To France: Those who wish to brave the journey into the EU would be advised to get some good maps with the hiking trails marked on, as the helpful Jura signs won't be there to guide you. All I can tell you is that the path drops fairly steeply from the summit of La Dôle to Petit Sonnaille (
N 46°24'44.9, E006°04'58.6, 1390m) and the surprisingly empty border. Then a track leads through the woods to La Cabosse (
N 46°24'12.1, E006°04'37.6, 1385m) and is signposted in the direction of Col de Faucille. After that it looks like the targets would be Colomby de Gex and then Crêt de la Neige (the highest peak of the Jura).
But to complete our Jura ridgeway walk, we continue to follow our "5" signs from the summit of La Dôle, continuing briefly to the southwest before turning left at the signpost to begin our long descent off the ridge. The path curves gradually round to the left as it drops, eventually heading almost straight for the previous col de Vuarne, and negotiates a small rise before arriving at the chalet de la Dôle (open, but favouring light salads rather than energy-giving substance).
From the chalet we follow the road downhill, before rooty paths and tracks bring us more swiftly downhill. With countless switchbacks and different surfaces, we make it down to La Bauloz, where amazingly there are not just picnic tables and benches, but even a water fountain without "non potable" written on it! Gasp. Drinking water has been surprisingly rare round here, for Swiss standards.
Continue the descent on the road towards Bonmont, making a few leisurely switchbacks before taking the narrow path plunging down to the right of a hairpin. This slippy, stony path makes lots of switchbacks as it hurtles down the side of the ridge, but unfortunately the views beyond the thick trees are rare. After around an hour, the paths, tracks and lanes bring you to the signpost at Bonmont.
With just a little more roadway descent, you finally break out of the trees to low farmland, and can look back up at the ridge. La Dôle is obvious directly above, and it's also obvious that the ridge stretches in both directions. The contrast from crops and sunflowers to sheer wooded ridges is also clear, as you try to imagine the scale of it.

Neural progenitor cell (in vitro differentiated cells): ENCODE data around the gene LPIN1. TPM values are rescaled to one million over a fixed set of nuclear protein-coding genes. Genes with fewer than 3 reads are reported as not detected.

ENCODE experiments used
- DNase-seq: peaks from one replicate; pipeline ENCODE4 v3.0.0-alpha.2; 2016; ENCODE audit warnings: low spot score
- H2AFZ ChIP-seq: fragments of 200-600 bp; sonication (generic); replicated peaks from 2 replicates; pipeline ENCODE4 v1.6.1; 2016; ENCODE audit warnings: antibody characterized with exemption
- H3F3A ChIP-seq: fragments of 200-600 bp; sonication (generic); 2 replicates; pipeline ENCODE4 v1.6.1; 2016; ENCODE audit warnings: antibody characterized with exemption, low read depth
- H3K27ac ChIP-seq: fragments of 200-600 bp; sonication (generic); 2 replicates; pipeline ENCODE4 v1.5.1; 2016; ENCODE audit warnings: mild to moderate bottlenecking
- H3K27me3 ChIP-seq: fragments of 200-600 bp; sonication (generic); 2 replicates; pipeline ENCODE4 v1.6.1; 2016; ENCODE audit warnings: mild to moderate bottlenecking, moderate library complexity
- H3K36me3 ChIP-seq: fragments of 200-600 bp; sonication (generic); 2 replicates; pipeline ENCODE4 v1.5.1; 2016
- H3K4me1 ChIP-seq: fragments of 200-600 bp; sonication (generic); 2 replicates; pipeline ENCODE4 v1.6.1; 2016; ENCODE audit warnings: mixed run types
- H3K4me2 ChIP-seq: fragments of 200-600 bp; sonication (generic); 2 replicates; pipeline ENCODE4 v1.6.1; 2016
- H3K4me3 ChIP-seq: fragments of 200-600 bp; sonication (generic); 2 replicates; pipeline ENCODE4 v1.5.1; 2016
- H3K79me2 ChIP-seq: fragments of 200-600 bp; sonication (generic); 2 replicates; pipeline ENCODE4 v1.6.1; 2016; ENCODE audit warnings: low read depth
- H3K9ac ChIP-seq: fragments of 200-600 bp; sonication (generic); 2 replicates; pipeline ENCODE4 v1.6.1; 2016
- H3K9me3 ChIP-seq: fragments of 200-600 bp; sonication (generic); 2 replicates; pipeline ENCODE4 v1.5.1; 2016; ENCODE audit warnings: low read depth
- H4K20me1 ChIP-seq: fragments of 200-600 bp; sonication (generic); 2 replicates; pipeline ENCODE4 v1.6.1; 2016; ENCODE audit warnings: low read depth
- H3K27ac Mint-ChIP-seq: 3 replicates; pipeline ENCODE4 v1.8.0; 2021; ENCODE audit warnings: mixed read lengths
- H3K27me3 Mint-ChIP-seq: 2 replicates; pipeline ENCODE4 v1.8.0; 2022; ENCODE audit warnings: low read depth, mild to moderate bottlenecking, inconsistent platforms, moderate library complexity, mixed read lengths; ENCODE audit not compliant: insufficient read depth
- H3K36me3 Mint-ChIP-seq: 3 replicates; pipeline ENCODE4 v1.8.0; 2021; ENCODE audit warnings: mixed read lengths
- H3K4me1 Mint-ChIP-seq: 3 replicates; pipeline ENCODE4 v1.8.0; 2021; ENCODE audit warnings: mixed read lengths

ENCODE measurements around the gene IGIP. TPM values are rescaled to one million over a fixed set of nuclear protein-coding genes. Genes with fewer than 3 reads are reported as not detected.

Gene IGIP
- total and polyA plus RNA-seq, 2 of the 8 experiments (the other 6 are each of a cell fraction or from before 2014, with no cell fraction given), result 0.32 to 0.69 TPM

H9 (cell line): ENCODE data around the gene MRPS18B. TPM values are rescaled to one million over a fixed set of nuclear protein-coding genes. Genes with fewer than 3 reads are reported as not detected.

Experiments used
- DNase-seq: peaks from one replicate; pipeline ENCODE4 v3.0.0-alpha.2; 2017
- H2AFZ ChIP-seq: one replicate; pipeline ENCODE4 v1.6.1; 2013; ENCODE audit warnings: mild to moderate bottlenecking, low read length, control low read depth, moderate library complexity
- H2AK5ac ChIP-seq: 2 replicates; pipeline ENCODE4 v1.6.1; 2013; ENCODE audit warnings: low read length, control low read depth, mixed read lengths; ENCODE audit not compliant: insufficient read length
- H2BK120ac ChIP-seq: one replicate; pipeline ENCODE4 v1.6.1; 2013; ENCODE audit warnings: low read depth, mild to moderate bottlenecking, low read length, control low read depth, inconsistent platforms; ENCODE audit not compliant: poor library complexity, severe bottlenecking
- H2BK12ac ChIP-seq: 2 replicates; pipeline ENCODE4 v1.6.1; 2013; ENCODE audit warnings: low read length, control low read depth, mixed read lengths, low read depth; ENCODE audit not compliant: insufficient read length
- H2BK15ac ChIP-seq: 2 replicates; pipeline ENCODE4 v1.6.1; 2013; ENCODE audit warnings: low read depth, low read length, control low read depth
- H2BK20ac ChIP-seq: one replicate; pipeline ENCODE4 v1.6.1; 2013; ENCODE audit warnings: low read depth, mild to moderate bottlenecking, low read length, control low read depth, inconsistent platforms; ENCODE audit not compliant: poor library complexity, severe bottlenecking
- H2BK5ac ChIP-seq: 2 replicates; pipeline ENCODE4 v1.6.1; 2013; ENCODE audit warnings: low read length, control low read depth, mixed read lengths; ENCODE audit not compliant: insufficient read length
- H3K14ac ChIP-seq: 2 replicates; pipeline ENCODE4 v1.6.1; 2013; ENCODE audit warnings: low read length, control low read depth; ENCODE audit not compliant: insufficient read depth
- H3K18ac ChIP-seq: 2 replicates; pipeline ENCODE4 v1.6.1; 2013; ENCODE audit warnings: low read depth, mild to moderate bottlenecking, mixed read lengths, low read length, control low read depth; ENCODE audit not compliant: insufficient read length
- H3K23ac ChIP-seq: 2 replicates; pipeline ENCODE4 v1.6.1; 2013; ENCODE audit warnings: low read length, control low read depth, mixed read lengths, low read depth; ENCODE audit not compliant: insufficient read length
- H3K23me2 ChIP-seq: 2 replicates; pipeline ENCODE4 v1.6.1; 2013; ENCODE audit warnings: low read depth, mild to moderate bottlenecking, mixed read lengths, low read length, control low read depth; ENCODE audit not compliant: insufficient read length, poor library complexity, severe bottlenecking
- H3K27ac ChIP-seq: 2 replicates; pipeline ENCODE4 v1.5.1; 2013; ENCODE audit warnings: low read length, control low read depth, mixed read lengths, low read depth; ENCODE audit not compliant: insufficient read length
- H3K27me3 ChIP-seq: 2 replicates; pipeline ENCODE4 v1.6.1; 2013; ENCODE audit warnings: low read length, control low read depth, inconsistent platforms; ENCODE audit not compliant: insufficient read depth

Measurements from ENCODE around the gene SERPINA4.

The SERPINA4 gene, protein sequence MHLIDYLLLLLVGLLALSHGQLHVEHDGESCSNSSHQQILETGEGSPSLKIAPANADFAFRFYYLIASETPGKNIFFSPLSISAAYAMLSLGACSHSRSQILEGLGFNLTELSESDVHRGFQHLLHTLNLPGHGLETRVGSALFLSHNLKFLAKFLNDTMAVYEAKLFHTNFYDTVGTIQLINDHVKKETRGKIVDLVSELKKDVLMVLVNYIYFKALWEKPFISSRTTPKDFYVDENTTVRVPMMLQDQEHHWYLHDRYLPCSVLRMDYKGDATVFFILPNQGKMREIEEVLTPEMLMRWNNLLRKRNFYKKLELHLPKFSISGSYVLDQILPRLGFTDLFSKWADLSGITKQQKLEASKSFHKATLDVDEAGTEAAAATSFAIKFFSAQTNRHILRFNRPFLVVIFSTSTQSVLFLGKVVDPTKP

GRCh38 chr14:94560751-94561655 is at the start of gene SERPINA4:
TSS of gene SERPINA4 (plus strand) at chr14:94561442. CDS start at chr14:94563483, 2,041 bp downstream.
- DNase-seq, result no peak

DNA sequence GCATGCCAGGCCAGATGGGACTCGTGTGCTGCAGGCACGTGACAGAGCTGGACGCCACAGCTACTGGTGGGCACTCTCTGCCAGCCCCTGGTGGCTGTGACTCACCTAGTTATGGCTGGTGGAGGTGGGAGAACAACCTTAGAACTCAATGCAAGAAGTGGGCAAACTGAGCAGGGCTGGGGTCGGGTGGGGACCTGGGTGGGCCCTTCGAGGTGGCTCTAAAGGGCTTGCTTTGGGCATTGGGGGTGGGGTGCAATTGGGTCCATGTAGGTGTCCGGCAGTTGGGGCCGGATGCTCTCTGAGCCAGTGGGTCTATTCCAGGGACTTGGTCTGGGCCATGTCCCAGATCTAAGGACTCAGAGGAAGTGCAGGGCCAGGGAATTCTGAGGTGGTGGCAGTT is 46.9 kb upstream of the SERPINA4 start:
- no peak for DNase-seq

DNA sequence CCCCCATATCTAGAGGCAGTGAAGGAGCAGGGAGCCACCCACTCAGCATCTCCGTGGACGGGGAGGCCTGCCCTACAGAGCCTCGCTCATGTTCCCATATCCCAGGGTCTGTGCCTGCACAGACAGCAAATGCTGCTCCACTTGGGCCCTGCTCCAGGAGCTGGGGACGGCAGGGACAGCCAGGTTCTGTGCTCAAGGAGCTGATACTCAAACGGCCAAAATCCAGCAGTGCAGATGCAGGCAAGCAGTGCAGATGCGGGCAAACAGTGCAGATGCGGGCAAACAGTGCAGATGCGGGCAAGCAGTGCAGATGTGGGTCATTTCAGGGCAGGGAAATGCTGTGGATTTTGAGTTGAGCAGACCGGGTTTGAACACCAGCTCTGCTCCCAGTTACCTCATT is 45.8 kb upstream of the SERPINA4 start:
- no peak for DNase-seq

Once out on the flat road, it's a more or less straight southeasterly push towars Borex, between the dense crop fields with the whole landscape flat for miles. After a little left-right jink round a farm, it's just straight ahead to the tiny crossroads in Borex where the bus to Nyon stops (Note: not at the post office a short way further on).
There should be a congratulations sign or something at the end of this hike, but there isn't. Instead, the sign at this bus stop indicates that the number "5" route continues to Nyon, but after the 1200m+ descent the legs might need a rest by Borex. As it is, this bus stop at Borex is a fairly arbitrary ending point for the 17 days' walking, which is maybe why they've extended it to Lac Léman for a more satisfying goal point. But as mentioned earlier, perhaps a continuation into France would make more sense?....
The following are the coordinates for waypoints along this route, obtained from GPS. They can be used either in another GPS, or along with a map, to provide additional references if necessary.
Latitude Longitude Altitude(m) St Cergue Gare N 46°26'55.2 E006°09'35.9 1046 La St-Cergue N 46°26'41.5 E006°08'03.0 1149 Route du Vuarne N 46°26'14.8 E006°07'50.2 1269 Le Vuarne N 46°26'10.1 E006°07'09.0 1319 Col du Vuarne N 46°25'49.1 E006°06'38.1 1469 Col de Porte N 46°25'57.2 E006°06'12.9 1556 La Dôle N 46°25'32.2 E006°06'00.0 1676 Chalet la Dôle N 46°25'33.9 E006°06'27.6 1446 Le Bauloz N 46°24'56.3 E006°07'40.2 1137 Bonmont N 46°24'06.5 E006°08'45.0 605 Borex N 46°22'43.0 E006°10'39.0 469
To view this hike in Google Earth or Google Maps, see the Kmz file for the whole Jura Ridgeway on the main page.